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Gifts from rich highlight plight of world's poor  

By Ana Nicolaci da Costa
Wed Nov 29, 11:04 AM ET

LONDON (Reuters) - Huge gifts to charity from U.S. billionaire Warren Buffett and others have won widespread praise, but some say the same economic process that helped earn those fortunes is leaving billions more in dire poverty.

Buffett pledged to give away a mammoth $37 billion of his fortune -- more than most African countries' GDP estimates for this year -- the bulk of which will go to the Bill and Melinda Gates Foundation.

But the size of the gift also highlights growing inequality in the distribution of wealth, even as world economic output doubled in the last 10 years.

"The way we have proceeded with globalization has exacerbated the inequalities because it has been very asymmetric," said Joseph Stiglitz, a Nobel prize-winning economist and professor at Columbia University in New York. "Capital moves more freely than labor and that means that the bargaining position of workers is disadvantaged relative to capital."

Analysts say the huge numbers of workers coming into the market through globalization in China and India have driven down wages in rich countries by making their workforce compete with much cheaper labor elsewhere.

At the same time, the upside for wages in poor countries is capped by an infinite pool of labor to choose from.

This helps explain the numbers in the 2005 U.N. Human Development Report, which show the richest 50 individuals in the world have a combined income greater than that of the poorest 416 million and that the unequal distribution of income worsened within many countries in the last 20 years.


To be sure, unfettered economic growth is not solely to blame for growing inequality.

Corrupt national governments help to keep nearly half of Africa's people below the poverty line and inequality rampant in Latin America despite two decades of economic reforms.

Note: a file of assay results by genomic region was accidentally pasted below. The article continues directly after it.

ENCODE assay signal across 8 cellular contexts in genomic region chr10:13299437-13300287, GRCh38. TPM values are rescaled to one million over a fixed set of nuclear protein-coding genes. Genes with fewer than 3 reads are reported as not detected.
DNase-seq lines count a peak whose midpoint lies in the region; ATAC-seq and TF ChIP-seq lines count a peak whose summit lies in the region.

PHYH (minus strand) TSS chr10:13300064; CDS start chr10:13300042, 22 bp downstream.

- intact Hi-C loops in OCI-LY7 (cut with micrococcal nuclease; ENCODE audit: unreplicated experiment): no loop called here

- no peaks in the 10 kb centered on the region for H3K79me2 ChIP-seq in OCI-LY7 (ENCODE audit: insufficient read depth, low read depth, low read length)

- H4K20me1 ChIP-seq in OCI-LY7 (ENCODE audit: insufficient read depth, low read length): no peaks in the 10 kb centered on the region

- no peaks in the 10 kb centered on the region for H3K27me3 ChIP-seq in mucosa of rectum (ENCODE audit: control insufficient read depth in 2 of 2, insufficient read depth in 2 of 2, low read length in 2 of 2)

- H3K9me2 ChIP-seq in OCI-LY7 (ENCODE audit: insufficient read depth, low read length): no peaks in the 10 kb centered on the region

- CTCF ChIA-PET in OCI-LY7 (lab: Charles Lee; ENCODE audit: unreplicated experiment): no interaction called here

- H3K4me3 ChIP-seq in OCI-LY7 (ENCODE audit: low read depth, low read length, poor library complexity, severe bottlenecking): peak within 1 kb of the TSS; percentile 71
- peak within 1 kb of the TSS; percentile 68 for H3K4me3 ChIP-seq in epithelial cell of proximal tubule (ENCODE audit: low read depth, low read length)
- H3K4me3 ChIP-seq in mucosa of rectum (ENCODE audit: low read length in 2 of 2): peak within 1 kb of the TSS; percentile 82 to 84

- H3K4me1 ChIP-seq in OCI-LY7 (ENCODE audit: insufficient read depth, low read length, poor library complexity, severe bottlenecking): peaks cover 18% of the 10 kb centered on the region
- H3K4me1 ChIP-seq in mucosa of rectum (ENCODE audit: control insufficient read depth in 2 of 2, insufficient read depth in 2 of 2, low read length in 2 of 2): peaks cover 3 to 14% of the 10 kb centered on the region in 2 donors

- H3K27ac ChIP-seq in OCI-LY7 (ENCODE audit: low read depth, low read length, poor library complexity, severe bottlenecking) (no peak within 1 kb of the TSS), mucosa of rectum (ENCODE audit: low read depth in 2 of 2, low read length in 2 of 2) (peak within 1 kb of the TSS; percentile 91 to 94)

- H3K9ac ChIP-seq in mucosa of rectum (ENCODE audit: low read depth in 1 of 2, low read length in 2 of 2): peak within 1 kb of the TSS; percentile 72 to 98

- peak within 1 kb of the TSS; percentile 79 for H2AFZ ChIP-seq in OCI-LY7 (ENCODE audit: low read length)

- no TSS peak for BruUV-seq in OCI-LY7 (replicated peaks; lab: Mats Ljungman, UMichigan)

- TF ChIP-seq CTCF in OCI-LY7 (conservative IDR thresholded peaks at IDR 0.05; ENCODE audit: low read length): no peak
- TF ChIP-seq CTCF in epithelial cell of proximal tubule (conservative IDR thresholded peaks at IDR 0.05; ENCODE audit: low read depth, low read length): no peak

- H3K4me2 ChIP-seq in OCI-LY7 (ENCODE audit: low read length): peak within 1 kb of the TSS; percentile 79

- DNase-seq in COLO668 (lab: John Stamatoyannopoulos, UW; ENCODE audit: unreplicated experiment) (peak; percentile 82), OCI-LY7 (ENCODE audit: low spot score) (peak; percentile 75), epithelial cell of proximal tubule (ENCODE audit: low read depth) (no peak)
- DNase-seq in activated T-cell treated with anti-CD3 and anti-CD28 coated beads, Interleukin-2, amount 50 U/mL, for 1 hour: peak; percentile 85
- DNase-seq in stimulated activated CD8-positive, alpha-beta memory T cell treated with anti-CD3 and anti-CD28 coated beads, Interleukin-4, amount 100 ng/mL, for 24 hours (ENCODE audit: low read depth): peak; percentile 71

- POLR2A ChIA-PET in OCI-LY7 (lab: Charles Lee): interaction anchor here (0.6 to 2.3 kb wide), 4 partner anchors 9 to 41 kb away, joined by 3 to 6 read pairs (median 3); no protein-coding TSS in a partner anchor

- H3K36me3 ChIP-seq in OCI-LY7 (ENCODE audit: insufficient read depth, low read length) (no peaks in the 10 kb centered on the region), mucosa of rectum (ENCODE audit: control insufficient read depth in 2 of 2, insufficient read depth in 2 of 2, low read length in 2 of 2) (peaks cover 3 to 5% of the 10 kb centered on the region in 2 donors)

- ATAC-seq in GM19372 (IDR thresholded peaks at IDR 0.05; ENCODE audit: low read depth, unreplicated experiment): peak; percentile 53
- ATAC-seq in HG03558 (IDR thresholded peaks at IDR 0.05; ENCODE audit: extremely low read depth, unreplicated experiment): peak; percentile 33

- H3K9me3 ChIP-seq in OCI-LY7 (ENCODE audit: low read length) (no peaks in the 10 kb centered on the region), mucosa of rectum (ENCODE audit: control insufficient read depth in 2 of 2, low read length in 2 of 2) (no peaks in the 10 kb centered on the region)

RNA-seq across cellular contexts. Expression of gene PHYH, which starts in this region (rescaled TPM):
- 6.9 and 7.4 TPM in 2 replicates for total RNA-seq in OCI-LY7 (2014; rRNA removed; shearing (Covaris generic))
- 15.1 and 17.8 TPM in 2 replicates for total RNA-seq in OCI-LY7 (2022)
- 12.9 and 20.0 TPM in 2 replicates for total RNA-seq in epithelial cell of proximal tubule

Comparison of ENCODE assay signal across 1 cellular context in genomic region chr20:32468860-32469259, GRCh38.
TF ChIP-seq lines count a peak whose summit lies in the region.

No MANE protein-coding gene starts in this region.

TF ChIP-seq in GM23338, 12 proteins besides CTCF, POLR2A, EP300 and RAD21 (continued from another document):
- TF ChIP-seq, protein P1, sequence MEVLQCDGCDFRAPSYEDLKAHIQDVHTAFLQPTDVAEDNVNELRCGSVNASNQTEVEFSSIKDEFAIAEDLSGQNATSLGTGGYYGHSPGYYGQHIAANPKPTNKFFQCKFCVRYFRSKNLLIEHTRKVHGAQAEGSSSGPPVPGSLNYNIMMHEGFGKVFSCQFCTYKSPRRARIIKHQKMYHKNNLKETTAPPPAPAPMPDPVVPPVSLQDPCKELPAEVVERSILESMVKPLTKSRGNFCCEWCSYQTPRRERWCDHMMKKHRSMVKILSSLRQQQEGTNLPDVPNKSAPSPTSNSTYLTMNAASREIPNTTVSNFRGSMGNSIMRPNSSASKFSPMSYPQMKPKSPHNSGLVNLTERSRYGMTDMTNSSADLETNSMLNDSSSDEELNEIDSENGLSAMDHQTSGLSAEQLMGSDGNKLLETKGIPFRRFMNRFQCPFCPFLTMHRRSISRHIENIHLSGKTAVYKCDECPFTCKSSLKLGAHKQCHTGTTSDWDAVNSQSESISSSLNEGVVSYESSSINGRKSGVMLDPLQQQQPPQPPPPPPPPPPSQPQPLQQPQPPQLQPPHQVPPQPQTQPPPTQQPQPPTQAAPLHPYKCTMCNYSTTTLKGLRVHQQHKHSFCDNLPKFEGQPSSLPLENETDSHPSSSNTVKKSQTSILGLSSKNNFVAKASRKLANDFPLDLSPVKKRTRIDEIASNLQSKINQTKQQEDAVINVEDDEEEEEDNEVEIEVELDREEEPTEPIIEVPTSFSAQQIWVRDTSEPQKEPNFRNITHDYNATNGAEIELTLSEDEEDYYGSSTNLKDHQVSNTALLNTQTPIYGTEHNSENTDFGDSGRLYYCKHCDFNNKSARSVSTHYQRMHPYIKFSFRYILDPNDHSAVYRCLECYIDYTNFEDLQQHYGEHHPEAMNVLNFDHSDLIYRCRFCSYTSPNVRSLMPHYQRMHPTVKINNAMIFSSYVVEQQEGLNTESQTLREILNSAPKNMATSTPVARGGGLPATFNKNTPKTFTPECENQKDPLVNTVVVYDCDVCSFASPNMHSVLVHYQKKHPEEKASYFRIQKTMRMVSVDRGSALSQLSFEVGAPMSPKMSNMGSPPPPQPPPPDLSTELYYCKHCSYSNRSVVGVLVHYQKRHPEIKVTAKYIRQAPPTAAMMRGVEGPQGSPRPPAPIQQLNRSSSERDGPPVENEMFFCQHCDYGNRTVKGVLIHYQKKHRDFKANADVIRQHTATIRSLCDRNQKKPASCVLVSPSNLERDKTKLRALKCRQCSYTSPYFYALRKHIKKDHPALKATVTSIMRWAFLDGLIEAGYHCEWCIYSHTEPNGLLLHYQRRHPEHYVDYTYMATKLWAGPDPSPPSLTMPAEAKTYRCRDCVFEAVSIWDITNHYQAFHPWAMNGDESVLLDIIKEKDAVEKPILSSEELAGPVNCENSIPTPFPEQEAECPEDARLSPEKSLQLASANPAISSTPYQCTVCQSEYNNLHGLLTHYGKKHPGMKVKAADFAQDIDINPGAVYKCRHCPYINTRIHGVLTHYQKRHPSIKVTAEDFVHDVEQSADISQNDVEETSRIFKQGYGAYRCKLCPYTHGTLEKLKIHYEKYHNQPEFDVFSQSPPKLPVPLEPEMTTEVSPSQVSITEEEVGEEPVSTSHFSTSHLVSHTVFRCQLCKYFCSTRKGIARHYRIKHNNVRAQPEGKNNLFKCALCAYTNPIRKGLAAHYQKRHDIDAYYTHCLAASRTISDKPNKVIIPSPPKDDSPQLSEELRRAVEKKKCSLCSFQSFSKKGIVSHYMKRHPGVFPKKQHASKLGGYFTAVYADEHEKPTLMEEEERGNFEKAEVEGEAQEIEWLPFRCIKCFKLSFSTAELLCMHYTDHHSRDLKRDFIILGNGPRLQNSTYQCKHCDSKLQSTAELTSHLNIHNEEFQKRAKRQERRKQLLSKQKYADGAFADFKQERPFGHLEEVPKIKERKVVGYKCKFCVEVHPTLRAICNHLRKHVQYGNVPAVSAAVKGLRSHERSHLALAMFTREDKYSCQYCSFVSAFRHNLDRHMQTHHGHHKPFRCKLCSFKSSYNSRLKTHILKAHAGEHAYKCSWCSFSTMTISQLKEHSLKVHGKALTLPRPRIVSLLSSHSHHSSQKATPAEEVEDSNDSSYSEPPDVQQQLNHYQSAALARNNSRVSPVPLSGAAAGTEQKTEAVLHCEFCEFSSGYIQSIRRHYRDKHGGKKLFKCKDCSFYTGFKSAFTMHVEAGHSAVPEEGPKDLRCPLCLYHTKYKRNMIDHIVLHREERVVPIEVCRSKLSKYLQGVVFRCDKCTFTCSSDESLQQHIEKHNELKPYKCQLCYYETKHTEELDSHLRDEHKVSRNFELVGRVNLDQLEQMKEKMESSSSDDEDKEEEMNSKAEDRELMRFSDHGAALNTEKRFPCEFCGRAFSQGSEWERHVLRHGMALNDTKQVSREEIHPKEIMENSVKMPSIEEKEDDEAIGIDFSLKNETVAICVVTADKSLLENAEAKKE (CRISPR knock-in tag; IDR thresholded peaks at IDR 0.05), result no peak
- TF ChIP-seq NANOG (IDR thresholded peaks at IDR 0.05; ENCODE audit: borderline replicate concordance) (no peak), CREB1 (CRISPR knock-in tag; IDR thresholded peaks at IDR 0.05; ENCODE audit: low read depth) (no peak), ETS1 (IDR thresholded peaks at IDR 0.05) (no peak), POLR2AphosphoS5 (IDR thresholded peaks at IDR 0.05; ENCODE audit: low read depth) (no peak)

Yet even emerging economic powerhouses such as India and China -- whose impressive growth rates have helped lift thousands out of poverty -- are still haunted by widening wealth gaps.

While China's economy expanded nearly 10 percent a year from 2001 to 2003, the average income for the poorest 10 percent of the country's households fell 2.5 percent, according to an analysis by the World Bank.

Meanwhile, the Gini index, a measure of wealth inequality, was 63 in rural India and 66 in urban India in 2002. The closer the index is to 100, the greater is the inequality. The corresponding figures for China were 39 and 47 respectively.

Behind this trend, a push toward smaller government has left officials without the means to care for society's most vulnerable, according to some critics.

"I think the primary responsibility for ensuring that growth benefits the poor is national government, but they have been very poorly advised over the last 25 years by the World Bank and the IMF and other institutions," said Duncan Green, head of research at charity Oxfam.

"For example, advice to open up their markets to trade and investment when all the successful economies like Korea and Taiwan have actually been very cautious about liberalizing and have done it quite slowly."


Advanced economies too are plagued by inequalities which make parts of their population vulnerable to external shocks and natural disasters, as shown by the aftermath of Hurricane Katrina in the United States.

Although a 2005 European Union report concluded Europe was pretty equitable, it said earnings inequalities had increased in the 1990s in countries like Britain, Poland and Denmark. Even in socially-conscious Germany, the gap between rich and poor has grown since 1998, according to a 2005 government report.

But the gaps are especially wide in the world's largest economy and biggest champion of the free market.

The average U.S. chief executive earned 821 times as much as a minimum wage worker, the highest gap ever, according to a study published by the Economic Policy Institute think tank in June.

Analysts have also said an overriding concern with raw economic growth measures, at the heart of widely accepted business-friendly economic policies, risked widening wealth gaps.

"Our political system and the very conservative ideology that says somehow the way to boost the economy is by reducing the taxes for the very wealthy, that system has increased enormously the inequalities in our society," said Pablo Eisenberg, senior fellow at Georgetown University's Public Policy Institute.

(additional reporting by David Cutler)

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